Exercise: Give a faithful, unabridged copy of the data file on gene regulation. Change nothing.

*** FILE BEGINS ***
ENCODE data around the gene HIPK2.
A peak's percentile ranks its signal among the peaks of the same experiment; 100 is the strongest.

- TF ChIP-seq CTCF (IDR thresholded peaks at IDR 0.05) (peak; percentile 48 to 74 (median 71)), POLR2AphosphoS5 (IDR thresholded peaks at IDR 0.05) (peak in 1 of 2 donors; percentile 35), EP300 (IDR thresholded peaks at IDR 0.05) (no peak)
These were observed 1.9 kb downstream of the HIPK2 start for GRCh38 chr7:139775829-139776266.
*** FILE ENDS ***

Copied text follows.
ENCODE data around the gene HIPK2.
A peak's percentile ranks its signal among the peaks of the same experiment; 100 is the strongest.

- TF ChIP-seq CTCF (IDR thresholded peaks at IDR 0.05) (peak; percentile 48 to 74 (median 71)), POLR2AphosphoS5 (IDR thresholded peaks at IDR 0.05) (peak in 1 of 2 donors; percentile 35), EP300 (IDR thresholded peaks at IDR 0.05) (no peak)
These were observed 1.9 kb downstream of the HIPK2 start for GRCh38 chr7:139775829-139776266.